Ben Lomond (New Zealand)

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Ben Lomond
View towards the summit
Elevation 1,748 m (5,735 ft)
Ben Lomond is located in New Zealand
Ben Lomond
Ben Lomond
South Island, New Zealand
Coordinates 45°0′26″S 168°36′57″E / 45.00722°S 168.61583°E / -45.00722; 168.61583Coordinates: 45°0′26″S 168°36′57″E / 45.00722°S 168.61583°E / -45.00722; 168.61583
For the volcano north of Lake Taupo, see Ben Lomond, Waikato.

Ben Lomond is a mountain located close to Queenstown, New Zealand. It was named after Ben Lomond in Scotland by the early shepherd Duncan McAusland.[1] The summit lies approximately 4 km northwest of the town centre, and reaches a height of 1,748 m (5,735 ft). Connected to Ben Lomond is the large but slightly shorter Bowen Peak (1,631 m) and Bob's Peaks while nearby is the dominant feature of Queenstown Hill. There are scenic views available from a range of places on the mountain with the very top giving a 360 degree panorama of much of the Wakatipu Basin including Lake Wakatipu, The Remarkables Mountains, Cecil Peak and Walter Peak.


The Ben Lomond track can be accessed via two main routes that start at the One Mile Carpark and the Skyline access road[2] Alternative routes are from the Skyline complex via the Gondola or from the Moonlight Track which runs behind the mountain and links Arthurs Point with Moke Lake. There are also several entrances in the suburb of Fernhill.

View of the summit at the top of Ben Lomond


The main track runs through exotic Douglas Fir forest upwards passing occasionally through Mountain Beech before opening up into tussock grasslands. The track follows a ridgeline up to the saddle between Ben Lomond and Bowen Peak before becoming quite steep for the summit track to the top.

There are many smaller tracks other than the one that leads to the summit: The 'Fernhill Link Track' is an easy grade track that links the suburbs of Fernhill and Sunshine Bay with Queenstown. There are several bridges that pass over streams. The Fernhill Loop Track is a large medium fitness level walk or bike that runs through Mountain Beech forest but is currently closed due to maintenance issues.[3] From the One Mile Powerhouse carpark there is a track that runs up and follows a stream through native forest, later on it turns into Douglas Fir forest These tracks are just a selection of many that criss-cross Ben Lomond's slopes.


There are a variety of walking/biking tracks on Ben Lomond as well as a vehicle service road which services the businesses on Bobs Peak. There is a track that runs up to the top of the mountain. The main access routes is either via the One Mile carpark or the Skyline access road. Both tracks join and then follow a ridge up to a saddle before a steep route on private land leads to the peak.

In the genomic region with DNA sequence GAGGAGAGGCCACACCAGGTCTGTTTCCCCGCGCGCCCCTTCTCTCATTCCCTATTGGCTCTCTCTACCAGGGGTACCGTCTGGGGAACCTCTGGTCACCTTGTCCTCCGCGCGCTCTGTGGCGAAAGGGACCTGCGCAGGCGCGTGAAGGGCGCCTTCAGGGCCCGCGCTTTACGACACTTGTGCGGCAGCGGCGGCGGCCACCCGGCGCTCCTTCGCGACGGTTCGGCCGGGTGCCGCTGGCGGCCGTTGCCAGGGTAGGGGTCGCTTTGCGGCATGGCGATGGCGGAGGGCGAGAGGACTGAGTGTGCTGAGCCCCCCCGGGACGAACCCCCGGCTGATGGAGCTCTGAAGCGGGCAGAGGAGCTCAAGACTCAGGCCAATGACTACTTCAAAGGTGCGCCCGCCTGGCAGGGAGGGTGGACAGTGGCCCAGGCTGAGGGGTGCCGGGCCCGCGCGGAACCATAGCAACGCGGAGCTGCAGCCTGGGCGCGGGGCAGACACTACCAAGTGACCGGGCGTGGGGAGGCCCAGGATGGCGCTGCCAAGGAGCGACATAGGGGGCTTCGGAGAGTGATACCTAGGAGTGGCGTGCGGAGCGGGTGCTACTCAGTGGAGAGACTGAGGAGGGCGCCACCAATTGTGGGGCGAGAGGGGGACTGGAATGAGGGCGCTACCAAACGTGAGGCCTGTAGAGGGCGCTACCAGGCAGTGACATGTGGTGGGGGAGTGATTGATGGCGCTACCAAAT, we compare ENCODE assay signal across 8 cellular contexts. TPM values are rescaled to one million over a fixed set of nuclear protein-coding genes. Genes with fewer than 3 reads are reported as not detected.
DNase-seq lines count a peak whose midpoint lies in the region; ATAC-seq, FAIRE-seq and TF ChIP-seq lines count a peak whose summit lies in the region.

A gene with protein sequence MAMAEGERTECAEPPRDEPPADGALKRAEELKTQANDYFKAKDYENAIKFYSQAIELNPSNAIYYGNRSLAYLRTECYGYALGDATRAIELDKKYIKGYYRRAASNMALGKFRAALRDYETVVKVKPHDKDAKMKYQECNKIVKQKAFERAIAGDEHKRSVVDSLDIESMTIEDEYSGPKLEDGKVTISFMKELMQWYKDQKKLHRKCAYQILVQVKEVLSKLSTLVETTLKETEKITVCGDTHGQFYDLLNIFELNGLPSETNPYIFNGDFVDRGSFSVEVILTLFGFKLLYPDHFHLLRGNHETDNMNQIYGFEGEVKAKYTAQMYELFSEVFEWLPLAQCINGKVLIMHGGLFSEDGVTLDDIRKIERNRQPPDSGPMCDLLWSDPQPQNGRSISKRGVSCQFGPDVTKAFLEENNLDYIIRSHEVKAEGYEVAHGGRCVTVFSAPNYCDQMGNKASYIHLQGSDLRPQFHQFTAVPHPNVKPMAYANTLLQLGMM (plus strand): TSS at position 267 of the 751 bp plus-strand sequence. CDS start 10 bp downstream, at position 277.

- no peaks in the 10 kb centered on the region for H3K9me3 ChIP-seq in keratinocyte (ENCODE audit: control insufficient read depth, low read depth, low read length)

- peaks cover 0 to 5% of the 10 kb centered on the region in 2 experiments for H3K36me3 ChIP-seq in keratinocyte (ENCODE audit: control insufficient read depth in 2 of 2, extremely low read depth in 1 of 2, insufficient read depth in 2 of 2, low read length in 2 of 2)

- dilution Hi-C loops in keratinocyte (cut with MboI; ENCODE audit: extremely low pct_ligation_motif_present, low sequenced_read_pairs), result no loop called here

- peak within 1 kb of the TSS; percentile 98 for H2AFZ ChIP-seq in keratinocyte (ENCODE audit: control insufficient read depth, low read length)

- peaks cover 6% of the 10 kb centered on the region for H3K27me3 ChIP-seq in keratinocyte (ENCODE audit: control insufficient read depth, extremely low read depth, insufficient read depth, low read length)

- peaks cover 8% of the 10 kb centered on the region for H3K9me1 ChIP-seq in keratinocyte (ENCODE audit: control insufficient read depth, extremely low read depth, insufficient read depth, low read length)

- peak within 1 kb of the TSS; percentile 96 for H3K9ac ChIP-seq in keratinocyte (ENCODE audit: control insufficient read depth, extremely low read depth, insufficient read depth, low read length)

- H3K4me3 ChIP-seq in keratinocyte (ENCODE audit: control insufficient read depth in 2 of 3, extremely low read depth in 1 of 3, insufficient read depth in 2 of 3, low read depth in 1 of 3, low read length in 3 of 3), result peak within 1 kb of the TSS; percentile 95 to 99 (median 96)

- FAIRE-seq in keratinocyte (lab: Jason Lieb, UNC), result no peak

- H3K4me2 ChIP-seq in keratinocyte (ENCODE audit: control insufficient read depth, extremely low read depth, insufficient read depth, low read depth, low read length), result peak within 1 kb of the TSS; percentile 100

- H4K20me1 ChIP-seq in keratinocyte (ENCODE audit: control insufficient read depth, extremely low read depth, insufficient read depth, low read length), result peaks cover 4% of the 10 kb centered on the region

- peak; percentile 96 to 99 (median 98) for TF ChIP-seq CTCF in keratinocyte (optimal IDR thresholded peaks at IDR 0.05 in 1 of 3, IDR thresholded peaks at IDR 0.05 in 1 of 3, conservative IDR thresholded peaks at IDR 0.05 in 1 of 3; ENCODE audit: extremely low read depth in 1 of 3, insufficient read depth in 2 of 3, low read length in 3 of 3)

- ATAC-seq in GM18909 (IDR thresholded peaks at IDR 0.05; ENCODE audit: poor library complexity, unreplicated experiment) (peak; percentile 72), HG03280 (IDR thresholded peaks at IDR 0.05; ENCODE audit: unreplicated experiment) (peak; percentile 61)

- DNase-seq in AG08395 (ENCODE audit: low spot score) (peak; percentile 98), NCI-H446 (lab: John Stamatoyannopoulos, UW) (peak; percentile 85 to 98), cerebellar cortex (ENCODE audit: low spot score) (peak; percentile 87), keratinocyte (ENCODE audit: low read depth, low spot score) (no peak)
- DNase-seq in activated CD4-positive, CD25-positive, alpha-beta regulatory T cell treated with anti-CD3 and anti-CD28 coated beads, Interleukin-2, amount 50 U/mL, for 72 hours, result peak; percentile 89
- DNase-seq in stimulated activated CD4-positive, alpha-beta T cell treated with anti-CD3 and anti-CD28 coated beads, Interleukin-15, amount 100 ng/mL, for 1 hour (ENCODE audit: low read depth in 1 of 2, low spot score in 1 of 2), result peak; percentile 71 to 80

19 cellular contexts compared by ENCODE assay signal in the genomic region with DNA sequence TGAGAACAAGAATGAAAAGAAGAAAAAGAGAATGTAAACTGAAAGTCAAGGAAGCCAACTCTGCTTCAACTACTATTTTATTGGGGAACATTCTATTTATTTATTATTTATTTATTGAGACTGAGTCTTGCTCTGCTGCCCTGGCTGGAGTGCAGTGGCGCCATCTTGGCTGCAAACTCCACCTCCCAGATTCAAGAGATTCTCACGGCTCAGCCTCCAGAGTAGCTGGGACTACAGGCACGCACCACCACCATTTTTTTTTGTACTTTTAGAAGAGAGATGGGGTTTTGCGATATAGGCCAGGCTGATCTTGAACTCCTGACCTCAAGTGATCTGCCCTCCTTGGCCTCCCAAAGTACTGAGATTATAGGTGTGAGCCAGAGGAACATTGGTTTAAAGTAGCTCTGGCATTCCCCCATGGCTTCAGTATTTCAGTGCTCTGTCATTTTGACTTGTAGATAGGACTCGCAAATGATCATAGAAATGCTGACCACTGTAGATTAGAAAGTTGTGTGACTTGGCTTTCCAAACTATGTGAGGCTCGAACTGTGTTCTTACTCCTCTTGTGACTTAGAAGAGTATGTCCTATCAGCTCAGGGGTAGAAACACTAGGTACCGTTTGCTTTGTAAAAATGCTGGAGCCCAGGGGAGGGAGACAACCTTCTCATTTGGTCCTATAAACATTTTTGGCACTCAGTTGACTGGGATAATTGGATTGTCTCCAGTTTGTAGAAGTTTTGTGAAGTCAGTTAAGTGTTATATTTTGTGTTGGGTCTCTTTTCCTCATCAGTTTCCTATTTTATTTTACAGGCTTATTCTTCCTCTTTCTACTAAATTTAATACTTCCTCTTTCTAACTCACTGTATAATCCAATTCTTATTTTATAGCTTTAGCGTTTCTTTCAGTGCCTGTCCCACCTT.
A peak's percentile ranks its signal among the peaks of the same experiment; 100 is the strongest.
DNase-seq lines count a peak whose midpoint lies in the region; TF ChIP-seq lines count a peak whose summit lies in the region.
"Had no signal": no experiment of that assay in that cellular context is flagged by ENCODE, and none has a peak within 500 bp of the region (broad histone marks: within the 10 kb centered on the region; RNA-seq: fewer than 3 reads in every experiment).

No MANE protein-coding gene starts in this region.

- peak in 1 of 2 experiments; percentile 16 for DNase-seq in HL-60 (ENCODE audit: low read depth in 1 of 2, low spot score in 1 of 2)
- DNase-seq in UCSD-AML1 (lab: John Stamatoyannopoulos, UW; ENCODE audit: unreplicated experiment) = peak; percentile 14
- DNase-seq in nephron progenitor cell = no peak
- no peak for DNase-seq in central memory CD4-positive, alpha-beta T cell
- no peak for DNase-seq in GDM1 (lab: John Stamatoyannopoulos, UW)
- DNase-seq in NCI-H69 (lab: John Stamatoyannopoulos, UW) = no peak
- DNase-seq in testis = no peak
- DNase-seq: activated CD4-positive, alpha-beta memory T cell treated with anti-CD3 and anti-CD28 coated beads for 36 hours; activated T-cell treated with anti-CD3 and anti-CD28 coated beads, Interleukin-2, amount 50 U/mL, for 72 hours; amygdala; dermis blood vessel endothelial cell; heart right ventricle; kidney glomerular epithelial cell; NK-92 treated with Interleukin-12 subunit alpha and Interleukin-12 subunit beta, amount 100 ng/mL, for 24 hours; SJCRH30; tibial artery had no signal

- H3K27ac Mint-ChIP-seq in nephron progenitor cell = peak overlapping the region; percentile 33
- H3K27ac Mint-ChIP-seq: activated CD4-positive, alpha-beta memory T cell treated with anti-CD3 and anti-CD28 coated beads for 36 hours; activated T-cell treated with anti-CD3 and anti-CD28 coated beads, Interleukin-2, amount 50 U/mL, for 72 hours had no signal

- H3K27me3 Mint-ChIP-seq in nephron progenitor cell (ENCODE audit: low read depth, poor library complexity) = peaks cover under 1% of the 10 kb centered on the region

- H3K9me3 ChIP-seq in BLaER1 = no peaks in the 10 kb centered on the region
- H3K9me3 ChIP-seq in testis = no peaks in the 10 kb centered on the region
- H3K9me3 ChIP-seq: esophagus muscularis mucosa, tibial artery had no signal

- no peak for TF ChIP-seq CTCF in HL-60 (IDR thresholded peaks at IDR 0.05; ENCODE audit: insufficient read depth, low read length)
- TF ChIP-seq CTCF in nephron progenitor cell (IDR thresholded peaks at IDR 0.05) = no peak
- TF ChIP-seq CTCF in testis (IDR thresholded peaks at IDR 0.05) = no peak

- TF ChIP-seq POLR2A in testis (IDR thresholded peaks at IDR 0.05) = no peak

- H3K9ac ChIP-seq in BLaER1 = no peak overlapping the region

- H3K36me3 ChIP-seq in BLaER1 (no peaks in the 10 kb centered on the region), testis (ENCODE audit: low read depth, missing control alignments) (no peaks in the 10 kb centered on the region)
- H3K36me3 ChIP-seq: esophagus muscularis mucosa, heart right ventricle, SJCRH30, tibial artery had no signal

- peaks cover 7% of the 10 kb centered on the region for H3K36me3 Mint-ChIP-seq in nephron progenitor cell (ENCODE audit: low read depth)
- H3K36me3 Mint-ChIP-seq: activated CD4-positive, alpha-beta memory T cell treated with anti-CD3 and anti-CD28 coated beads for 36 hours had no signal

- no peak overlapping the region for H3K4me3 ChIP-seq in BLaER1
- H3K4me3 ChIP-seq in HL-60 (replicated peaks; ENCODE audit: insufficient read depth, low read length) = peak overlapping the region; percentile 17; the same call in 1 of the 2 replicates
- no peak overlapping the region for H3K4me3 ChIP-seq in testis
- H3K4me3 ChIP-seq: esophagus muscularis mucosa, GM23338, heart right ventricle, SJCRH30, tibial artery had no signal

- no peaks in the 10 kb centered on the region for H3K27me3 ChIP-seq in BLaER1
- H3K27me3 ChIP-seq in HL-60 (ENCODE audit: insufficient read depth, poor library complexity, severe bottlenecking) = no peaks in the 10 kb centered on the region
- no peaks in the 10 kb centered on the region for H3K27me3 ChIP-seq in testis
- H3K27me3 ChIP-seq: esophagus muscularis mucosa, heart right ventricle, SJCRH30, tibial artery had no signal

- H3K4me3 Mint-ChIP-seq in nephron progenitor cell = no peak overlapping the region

Bob's Peak[edit]

Highly visible from Queenstown is Bobs Peak which is part of Ben Lomond. Although mainly covered in Douglas Fir forest Bobs Peak is used by several businesses for leisure activities - the most visible is the Skyline Complex and associated Luge Track. Paragliding occurs regularly depending on the weather. A zipline flying fox company also operates near the complex, the lines running down as far as Brecon Street. While this is the common usage location for Bobs Peak most maps actually point to a different location (the actual location is not officially recognized).

Flora and Fauna[edit]

At lower levels there is a large forest of Douglas fir which is often incorrectly referred to as a pine tree. There are small pockets of mountain beech left which are slowly being crowded out by the faster-growing fir trees. At higher levels there are larger patches of beech forest and large tracts of native tussock and herbfields.

The most common bird seen is the New Zealand pipit which flits around the tussocks looking for food. Also commonly seen are tui and bellbirds. Less common are the tomtit, Australasian harrier, wood pigeon and occasionally kea.

Conservation due to exotic forest spread[edit]

Douglas Fir forest was originally sown in the 1960s to control erosion but has rapidly grown and has been spreading quickly up and along Ben Lomonds slopes. The Department of Conservation did some control operations but the responsibility has since passed on to the local council and various volunteer groups such Eco Action Network. These fir trees although exotic grow at a rate faster than in their original homeland of North America and create a monocultural forest devoid of the variety of native vegetation normally growing in the area. It has in some areas overtaken even mature beech forest.[4] Control methods include: hand pulling small seedlings lopping the base of larger trees that are about one to three metres high using chainsaws to chop down big tree above three metres in height occasionally aerial spraying by helicopter is used in higher altitude areas that are hard to access by foot

See also[edit]


  1. ^ "Ben Lomond and Queenstown Hill Reserve Management Plan". Queenstown Lakes District Council.  |first1= missing |last1= in Authors list (help)
  2. ^ ."Ben Lomond Track". Department of Conservation. 
  3. ^ Roxburgh, Tracey. "Loop track may close". Otago Daily Times. Retrieved 12 July 2012. 
  4. ^ Nick, Ledgard. "The spread of Douglas-fir into native forests".